- A marginal political victory on a local issue is at risk of derailing Britain’s commitment to net zero.
- Prime Minister Rishi Sunak is fighting for his party’s survival and climate bashing could offer him a lifeline.
- Although he has expressed commitment to net zero, Sunak’s environmental voting tack record is poor.
It was a small surplus of 495 votes that gave the British Conservative party a surprising by-election victory last week. Triggered by the departure of Boris Johnson from formal political life, it was widely assumed Labour, the opposition party, would win the seat, given how unpopular the Conservatives presently are.
The diagnosis for Labour’s failure to capitalise? ULEZ, or Ultra Low Emission Zone, a soon to be London-wide area where owners of motor vehicles that pump out a certain level of carbon dioxide face a daily charge for using them. It is a health policy designed to cut the dangerous levels of air pollution in major urban areas.
The expanded scope of ULEZ, which is under the purview of the Mayor of London (but mandated by central government), Labour politician Sadiq Khan, proved such a divisive issue amid a cost-of-living crisis that voters opted for a politician who promised an end to it.
Some right-leaning commentators were quick to pounce on the surprise victory, lauding it as an opportunity not just to review the scope of ULEZ but also the country’s international and legally binding commitments to reaching net zero. A few have even suggested it should be put up for referendum.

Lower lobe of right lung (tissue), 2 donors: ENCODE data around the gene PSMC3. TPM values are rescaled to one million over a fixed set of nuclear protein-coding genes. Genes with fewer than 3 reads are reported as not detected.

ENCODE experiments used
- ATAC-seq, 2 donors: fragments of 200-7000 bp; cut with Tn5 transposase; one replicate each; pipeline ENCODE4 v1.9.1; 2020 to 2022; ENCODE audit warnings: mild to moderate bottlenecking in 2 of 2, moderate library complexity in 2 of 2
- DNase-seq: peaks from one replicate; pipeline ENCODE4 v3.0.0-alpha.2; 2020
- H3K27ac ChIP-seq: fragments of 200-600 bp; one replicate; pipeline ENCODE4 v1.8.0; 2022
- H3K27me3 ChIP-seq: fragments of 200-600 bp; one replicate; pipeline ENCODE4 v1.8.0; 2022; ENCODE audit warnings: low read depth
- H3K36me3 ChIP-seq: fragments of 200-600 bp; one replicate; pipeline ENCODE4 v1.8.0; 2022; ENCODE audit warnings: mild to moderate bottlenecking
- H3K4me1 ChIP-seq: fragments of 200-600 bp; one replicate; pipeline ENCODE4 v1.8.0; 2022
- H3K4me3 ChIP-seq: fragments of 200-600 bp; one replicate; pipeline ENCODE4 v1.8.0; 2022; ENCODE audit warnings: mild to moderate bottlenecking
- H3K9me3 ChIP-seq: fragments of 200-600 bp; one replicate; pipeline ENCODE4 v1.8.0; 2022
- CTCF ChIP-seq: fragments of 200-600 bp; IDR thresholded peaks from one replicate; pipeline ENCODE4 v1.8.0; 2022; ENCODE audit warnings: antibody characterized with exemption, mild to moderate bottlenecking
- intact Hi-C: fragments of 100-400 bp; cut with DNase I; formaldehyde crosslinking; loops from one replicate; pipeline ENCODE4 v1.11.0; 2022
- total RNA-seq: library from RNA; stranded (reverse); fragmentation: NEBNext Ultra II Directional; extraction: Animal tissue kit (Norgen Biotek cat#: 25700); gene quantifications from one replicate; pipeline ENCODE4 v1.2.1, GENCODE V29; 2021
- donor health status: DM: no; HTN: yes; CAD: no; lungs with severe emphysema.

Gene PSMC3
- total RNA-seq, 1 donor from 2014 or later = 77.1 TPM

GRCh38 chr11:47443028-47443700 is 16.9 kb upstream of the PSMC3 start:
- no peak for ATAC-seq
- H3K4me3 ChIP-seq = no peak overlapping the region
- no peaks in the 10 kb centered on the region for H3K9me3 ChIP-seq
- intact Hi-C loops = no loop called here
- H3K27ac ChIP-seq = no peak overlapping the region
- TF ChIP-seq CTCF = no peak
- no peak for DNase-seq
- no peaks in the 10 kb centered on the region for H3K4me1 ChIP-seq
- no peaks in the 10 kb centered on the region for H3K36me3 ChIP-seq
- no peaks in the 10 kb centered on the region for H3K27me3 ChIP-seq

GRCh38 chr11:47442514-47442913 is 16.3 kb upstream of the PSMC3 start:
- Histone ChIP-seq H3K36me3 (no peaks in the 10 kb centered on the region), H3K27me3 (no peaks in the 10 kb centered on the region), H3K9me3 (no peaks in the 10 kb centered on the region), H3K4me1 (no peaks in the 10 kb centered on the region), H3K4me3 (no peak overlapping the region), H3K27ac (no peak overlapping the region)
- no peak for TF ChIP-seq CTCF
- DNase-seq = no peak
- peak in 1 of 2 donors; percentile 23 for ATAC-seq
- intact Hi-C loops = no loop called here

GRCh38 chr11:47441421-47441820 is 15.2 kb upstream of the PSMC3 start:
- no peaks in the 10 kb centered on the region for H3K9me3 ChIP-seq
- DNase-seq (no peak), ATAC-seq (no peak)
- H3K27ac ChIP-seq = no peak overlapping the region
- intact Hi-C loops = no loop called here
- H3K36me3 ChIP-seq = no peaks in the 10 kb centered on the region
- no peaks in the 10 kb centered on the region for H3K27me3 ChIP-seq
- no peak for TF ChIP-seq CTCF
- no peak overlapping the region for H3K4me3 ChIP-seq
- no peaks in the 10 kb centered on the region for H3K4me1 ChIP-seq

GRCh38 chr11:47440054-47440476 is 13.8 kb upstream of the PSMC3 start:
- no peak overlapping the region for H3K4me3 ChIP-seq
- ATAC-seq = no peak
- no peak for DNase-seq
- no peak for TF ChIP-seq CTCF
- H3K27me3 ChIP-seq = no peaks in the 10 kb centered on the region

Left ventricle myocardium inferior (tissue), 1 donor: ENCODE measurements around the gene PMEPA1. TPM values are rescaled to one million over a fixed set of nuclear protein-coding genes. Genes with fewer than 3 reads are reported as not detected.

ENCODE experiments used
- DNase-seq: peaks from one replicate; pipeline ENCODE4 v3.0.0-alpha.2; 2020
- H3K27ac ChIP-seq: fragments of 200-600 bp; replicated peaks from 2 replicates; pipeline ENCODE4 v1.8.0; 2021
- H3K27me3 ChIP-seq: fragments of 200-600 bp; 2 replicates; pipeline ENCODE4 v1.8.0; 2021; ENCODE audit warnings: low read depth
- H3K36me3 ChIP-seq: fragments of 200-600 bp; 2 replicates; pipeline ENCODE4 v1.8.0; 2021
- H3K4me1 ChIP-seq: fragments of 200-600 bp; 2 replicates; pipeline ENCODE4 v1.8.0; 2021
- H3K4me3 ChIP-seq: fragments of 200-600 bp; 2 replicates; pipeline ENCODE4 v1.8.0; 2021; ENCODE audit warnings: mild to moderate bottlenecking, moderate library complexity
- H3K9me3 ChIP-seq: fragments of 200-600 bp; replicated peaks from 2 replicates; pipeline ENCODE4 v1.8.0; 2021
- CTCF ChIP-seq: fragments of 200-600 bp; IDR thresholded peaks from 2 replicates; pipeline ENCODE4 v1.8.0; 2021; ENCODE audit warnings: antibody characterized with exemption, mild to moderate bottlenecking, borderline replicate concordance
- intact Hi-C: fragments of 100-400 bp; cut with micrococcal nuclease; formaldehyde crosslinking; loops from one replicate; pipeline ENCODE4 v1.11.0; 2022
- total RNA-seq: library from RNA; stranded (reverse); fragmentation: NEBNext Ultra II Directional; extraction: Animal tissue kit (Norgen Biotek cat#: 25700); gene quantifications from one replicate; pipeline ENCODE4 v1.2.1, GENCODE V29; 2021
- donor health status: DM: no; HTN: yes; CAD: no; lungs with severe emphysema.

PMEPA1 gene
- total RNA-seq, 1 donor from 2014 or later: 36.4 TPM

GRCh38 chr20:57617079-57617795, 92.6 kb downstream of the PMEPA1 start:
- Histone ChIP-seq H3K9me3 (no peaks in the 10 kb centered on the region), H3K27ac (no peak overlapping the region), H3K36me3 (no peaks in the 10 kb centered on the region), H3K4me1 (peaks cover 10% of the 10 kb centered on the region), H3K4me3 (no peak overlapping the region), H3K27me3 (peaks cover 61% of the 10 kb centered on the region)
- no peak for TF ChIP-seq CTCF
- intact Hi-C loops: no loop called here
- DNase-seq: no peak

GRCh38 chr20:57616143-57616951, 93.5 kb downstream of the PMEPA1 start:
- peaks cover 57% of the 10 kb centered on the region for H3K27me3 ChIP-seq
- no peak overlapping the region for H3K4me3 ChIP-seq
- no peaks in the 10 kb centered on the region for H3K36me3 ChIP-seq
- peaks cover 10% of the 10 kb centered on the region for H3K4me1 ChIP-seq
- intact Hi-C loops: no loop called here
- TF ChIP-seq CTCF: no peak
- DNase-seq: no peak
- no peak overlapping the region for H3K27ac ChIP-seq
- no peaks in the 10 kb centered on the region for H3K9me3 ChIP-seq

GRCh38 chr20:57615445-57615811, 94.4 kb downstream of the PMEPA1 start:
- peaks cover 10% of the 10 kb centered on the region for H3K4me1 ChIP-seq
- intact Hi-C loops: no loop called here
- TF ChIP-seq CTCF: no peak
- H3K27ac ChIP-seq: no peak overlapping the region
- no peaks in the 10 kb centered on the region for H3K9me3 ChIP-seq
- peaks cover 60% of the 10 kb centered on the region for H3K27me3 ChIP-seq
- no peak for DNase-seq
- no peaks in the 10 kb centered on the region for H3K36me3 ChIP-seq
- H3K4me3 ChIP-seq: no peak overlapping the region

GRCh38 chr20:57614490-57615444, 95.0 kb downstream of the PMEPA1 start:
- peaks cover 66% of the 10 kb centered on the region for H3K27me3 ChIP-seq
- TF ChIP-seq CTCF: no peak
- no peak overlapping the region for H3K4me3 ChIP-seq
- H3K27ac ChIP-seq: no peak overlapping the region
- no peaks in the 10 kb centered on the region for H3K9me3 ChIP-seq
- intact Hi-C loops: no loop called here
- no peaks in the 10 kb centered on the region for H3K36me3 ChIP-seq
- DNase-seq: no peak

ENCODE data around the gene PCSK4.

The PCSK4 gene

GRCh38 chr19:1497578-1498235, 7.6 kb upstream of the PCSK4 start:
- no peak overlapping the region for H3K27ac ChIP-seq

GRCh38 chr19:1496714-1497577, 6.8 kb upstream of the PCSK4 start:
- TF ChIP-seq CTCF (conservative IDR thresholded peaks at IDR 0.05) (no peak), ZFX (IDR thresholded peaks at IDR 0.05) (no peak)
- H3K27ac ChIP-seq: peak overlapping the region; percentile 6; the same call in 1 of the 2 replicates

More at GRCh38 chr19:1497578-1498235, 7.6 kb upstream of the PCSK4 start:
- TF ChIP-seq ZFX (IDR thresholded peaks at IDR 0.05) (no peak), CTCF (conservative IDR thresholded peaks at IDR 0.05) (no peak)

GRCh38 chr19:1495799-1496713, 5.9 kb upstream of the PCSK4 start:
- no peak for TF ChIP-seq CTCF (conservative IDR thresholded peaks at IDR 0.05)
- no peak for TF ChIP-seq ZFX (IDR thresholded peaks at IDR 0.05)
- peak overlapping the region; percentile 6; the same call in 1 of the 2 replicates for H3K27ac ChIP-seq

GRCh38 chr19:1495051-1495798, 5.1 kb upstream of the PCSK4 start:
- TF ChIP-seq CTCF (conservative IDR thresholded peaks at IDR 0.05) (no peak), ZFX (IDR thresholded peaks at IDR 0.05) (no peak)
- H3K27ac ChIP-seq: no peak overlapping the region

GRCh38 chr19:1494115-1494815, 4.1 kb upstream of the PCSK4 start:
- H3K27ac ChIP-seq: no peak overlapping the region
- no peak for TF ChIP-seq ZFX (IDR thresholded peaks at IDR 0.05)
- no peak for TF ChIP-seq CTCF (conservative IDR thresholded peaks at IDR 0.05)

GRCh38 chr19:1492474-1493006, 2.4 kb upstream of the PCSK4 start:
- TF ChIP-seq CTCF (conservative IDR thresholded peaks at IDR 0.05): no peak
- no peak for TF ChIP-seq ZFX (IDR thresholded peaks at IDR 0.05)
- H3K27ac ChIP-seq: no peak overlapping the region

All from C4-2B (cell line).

In fact, Sunak has weighed in on this already, offering public statements indicating that he would like to ensure that, although reneging on net zero is off the cards, it must be done “in a proportionate and pragmatic a way that doesn’t … [add] more costs in their lives” – a clear hint that some form of climbdown is definitely on the cards.
All that may sound nice and reasonable, but it begs the question: why conflate these distinct – albeit related – government policies? One might argue it is just a cynical attempt to turn a local concern (ULEZ) into a national one that offers the Conservatives a lifeline into next year’s general election. This is not lost on Labour, who are also now wavering on climate.
For those who care deeply about the UK’s status as a leader on climate change, there is a lot to be worried about. As Capital Monitor reported last month, there were already serious concerns Sunak is failing to take the nation’s legal commitments to reach net zero seriously enough.
A report published by the Climate Change Committee said in no uncertain terms that 2030 and 2050 deadlines set by the UK government to lower carbon emissions were more in doubt than ever before due a lack of delivery on crucial KPIs.
Sunak’s own voting activity on climate change won’t provide comfort, either. In an analysis conducted by Capital Monitor last year, just after Boris Johnson was kicked out of Downing Street, it was clear Sunak is no friend of the environment; he had the joint worst record on voting in favour of climate-related policy proposals amid a very grim peer group of senior Conservative politicians.
Given this backdrop, and both Sunak’s and his party’s deepening unpopularity, there is very good reason to fear the recent by-election results will fuel a belief that elevating climate change to the top of the electoral agenda and bashing net zero could win back voters.
In other words, if Sunak believes he can extract voting capital from conflating the failings of ULEZ with net zero then there is every risk he will.
Not only would this be dangerous in substance, but it would make net zero, a global coordinated attempt to save billions of humans from facing drought and starvation, just another political football in which to kick around for a few votes.
All 495 of them…